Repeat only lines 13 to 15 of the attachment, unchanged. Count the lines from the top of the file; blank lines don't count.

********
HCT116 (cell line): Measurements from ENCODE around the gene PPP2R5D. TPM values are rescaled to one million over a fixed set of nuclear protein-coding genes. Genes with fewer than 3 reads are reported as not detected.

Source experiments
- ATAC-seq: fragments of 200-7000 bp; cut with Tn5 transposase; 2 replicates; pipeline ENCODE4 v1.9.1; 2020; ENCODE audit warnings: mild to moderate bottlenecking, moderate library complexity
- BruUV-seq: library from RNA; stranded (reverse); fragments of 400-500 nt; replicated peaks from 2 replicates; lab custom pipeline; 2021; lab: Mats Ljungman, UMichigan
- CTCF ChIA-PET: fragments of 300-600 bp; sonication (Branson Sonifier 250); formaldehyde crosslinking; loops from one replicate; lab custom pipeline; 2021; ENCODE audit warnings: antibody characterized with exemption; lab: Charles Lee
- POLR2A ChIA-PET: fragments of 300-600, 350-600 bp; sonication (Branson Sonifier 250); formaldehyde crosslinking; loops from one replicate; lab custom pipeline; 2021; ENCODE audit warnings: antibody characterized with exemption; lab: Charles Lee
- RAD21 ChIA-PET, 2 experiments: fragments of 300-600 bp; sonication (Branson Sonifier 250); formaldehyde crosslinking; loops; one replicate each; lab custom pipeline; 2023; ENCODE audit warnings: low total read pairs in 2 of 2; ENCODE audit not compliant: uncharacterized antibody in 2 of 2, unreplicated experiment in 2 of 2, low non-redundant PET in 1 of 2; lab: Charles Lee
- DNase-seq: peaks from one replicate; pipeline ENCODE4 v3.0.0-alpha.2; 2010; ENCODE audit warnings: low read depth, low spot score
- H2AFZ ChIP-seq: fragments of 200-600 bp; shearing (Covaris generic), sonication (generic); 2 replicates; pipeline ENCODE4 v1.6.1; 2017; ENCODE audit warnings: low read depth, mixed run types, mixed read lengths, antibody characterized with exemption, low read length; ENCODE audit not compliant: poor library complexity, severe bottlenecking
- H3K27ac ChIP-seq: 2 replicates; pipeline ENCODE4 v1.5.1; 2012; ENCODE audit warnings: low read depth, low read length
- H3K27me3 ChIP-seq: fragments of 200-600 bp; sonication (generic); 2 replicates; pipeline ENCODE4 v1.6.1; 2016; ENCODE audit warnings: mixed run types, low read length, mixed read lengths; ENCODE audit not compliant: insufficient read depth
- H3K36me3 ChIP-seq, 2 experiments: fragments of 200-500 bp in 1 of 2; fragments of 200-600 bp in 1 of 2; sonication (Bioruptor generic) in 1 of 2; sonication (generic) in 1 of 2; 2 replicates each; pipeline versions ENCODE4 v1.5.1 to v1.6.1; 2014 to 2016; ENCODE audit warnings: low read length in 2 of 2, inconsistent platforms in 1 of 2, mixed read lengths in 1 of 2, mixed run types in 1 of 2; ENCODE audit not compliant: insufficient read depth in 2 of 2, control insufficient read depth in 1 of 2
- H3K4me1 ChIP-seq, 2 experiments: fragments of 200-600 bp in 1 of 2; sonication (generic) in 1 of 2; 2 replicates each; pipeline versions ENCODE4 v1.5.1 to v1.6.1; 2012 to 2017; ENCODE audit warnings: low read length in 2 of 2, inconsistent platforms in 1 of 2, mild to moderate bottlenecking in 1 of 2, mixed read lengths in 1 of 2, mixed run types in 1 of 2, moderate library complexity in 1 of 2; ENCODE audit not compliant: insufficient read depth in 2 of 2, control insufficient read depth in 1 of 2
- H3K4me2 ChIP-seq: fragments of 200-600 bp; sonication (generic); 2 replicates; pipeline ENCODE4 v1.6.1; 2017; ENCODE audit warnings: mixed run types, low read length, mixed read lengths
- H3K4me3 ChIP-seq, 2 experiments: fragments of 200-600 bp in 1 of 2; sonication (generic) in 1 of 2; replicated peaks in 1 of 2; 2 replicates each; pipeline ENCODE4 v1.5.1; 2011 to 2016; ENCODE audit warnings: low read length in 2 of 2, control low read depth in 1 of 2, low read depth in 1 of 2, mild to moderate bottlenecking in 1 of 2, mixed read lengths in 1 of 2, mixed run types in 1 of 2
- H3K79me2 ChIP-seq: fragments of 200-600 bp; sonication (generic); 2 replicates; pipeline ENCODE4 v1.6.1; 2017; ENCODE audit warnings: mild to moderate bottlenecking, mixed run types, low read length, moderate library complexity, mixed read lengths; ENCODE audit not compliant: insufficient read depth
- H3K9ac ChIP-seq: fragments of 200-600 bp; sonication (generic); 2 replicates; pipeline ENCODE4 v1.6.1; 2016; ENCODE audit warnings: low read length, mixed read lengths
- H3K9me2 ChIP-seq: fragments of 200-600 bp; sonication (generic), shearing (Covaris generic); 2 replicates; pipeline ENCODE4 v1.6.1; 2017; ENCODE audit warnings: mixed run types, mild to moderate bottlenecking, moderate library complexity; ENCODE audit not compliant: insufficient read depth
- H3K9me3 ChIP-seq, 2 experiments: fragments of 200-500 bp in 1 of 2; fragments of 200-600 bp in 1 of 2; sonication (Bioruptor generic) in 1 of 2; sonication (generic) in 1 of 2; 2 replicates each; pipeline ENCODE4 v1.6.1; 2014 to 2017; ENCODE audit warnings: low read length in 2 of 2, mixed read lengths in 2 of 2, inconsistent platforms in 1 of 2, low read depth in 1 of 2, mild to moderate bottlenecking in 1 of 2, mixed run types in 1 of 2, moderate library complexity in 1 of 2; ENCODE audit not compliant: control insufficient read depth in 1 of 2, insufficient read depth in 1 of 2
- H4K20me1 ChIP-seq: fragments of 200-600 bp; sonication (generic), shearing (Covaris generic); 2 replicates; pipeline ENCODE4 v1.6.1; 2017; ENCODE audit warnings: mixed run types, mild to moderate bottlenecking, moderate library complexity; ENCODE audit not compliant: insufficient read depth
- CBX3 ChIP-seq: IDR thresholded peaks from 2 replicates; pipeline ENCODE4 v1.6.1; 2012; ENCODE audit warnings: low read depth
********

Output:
- H3K4me1 ChIP-seq, 2 experiments: fragments of 200-600 bp in 1 of 2; sonication (generic) in 1 of 2; 2 replicates each; pipeline versions ENCODE4 v1.5.1 to v1.6.1; 2012 to 2017; ENCODE audit warnings: low read length in 2 of 2, inconsistent platforms in 1 of 2, mild to moderate bottlenecking in 1 of 2, mixed read lengths in 1 of 2, mixed run types in 1 of 2, moderate library complexity in 1 of 2; ENCODE audit not compliant: insufficient read depth in 2 of 2, control insufficient read depth in 1 of 2
- H3K4me2 ChIP-seq: fragments of 200-600 bp; sonication (generic); 2 replicates; pipeline ENCODE4 v1.6.1; 2017; ENCODE audit warnings: mixed run types, low read length, mixed read lengths
- H3K4me3 ChIP-seq, 2 experiments: fragments of 200-600 bp in 1 of 2; sonication (generic) in 1 of 2; replicated peaks in 1 of 2; 2 replicates each; pipeline ENCODE4 v1.5.1; 2011 to 2016; ENCODE audit warnings: low read length in 2 of 2, control low read depth in 1 of 2, low read depth in 1 of 2, mild to moderate bottlenecking in 1 of 2, mixed read lengths in 1 of 2, mixed run types in 1 of 2